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'But they can still marry straight people'


Meredith and Melissa Weiss planned to go to Vermont for a civil union ceremony, but when Canada began performing same-sex marriages they changed their plans. The couple said "I do" in Toronto in August 2003. When the newlyweds returned to their home in Chapel Hill, their fight to secure basic rights as a married couple in North Carolina began. The couple went through the legal system to chisel away at the inequities, changing their names and using power of attorney and wills. North Carolina law does not recognize the Weiss' union, defining marriage as a union between one man and one woman. Members of the House and Senate are working this legislative session to pass a Defense of Marriage bill, which could make the Weiss' marriage unconstitutional, as well.

"To be denied this huge thing in our society is hard," Melissa Weiss says. "The bottom line is we're already married and we're living here. The only thing we want is to have the rights that everyone else has."

House Bill 55 and Senate Bill 8, both introduced the first week of the legislative session, call for a statewide referendum on a Defense of Marriage Act. If passed, North Carolina voters would go to the polls to decide if the state should adopt a constitutional amendment that defines marriage as a union between one man and one woman.

Defense of Marriage bills were introduced last session in the House and Senate, but the bills did not receive enough votes to get out of committee. Neither chamber voted on the bill, but Rep. Tim Moore (R-Cleveland), who has sponsored the bill both sessions, said he thinks the timing is better this year. The bill was introduced at the beginning of the session instead of the end, Moore said, and will allow lawmakers more time to debate.

However, proponents of the bill think the timing is also right in the political climate, says Sharon Thompson, a family lawyer in Durham who works with same-sex couples throughout the state.

"I think conservatives think now is the time," Thompson says. "I think they are riding on a wave from the election."

That attitude is reflected in the 2004 N.C. Republican Party platform, which states, "We oppose actions, such as 'marriage' or the adoption of children by same-sex couples, which attempt to legitimize and normalize homosexual relationships. We support the Defense of Marriage Act and will support a constitutional amendment to ensure that marriage is limited to the union of one man and one woman."

However, some Democrats are also standing behind this initiative. Rep. Dewey Hill (D-Brunswick) and Rep. James Crawford (D-Granville) are two of the four sponsors of the House bill, and numerous co-sponsors come from their side of the aisle.

"I have no problem with peoples' lifestyles. Whatever they decide is fine," Hill says. "I just believe marriage is a sacred thing and should be between a man and a woman."

If the bill does make it to the floor for a debate, it will be notably different from last session. Supporters of the bill will have to debate marriage laws with the first openly gay legislator in the state, Sen. Julia Boseman (D-New Hanover).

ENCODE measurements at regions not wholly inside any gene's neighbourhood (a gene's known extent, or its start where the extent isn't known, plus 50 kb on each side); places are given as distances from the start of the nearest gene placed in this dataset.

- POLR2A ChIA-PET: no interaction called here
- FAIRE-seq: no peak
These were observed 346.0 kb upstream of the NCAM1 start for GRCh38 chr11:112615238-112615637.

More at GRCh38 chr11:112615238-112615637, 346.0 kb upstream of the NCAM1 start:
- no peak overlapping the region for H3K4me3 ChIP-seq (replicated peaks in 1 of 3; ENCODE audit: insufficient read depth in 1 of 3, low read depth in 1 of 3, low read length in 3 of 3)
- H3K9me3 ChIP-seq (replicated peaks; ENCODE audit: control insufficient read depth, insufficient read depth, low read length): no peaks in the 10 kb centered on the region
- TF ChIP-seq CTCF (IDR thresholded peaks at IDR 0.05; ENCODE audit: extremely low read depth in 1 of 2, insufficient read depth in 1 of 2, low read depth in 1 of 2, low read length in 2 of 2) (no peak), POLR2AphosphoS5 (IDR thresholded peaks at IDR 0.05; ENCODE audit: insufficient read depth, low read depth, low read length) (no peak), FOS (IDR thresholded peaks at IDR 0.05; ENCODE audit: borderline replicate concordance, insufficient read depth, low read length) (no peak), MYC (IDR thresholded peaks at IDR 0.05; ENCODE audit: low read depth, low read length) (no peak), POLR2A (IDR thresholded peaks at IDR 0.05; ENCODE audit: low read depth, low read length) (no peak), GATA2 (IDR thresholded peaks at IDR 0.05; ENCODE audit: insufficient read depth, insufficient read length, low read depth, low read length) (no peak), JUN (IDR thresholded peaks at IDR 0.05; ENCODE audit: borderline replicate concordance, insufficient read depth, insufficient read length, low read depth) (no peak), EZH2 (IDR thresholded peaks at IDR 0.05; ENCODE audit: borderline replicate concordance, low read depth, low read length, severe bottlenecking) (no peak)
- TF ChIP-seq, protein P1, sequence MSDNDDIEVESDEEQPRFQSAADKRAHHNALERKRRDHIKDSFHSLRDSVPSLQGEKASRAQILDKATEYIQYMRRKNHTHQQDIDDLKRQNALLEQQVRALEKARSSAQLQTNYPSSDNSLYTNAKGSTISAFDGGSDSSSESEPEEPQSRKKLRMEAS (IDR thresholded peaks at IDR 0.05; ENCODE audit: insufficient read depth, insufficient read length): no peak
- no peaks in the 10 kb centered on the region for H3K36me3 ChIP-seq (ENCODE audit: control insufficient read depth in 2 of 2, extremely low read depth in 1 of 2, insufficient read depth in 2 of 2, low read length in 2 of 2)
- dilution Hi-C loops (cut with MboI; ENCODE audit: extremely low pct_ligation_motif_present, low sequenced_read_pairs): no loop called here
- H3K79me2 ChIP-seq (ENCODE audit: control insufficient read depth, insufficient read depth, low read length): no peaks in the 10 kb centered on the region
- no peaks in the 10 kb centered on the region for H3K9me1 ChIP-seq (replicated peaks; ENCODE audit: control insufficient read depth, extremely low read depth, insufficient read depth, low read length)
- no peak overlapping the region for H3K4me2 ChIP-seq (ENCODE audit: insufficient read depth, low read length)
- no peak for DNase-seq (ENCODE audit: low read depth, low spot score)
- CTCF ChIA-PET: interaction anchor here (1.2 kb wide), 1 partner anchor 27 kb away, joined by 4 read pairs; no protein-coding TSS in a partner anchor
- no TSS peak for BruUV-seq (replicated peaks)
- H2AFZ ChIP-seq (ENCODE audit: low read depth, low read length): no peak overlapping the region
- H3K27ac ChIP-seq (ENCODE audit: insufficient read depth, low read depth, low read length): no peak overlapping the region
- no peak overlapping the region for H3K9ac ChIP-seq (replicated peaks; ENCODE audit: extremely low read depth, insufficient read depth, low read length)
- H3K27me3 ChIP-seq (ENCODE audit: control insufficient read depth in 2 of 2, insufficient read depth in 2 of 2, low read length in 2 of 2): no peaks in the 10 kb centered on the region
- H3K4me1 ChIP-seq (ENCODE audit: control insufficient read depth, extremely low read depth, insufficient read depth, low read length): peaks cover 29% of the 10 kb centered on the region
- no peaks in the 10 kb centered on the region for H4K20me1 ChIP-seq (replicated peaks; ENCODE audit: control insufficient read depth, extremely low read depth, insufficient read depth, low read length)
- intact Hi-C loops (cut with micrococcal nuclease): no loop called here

"I think the law in North Carolina is very clear and has not been challenged," Boseman says. "We have more important things to worry about ... It's singling out a group of people who don't ask for any special rights and slapping them in the face."

According to the 2000 Census, there are at least 16,198 same-sex couples in North Carolina, and more than one-forth of those residents have children. Thompson says a DOMA would further prevent these families from securing legal rights, such as child custody and health care privileges. In North Carolina, more than 130 laws make a distinction about whether the person is married or not.

"Gay people are saying we want to step up to the plate and accept responsibility for our lives and our families," Thompson says. "Talk about strengthening families."

However, supporters of the bill say a constitutional amendment is needed to uphold traditional marriage and protect it from challenges in the courts. Massachusetts has become the poster child in the rhetoric of how courts can overturn state marriage law. In February 2004, the Massachusetts Supreme Court ruled that banning gay marriage was unconstitutional.

"I hear people say our marriage laws are discriminatory, but our marriage laws and the rights to obtain marriage are consistent with everybody," says John Rustin, director of government relations for the North Carolina Policy Council, a non-profit organization working for "traditional family values." "People involved with homosexual behavior can still get married, just not to people of the same sex."

Meredith and Melissa say they will fight the constitutional amendment and hope people will write their legislators to encourage them to fight the bill, too.

"It appalls me that any state would write discrimination into the constitution," Melissa says. "The constitution is supposed to give us rights. If [the bill] passes, I don't know if we'd stay here."

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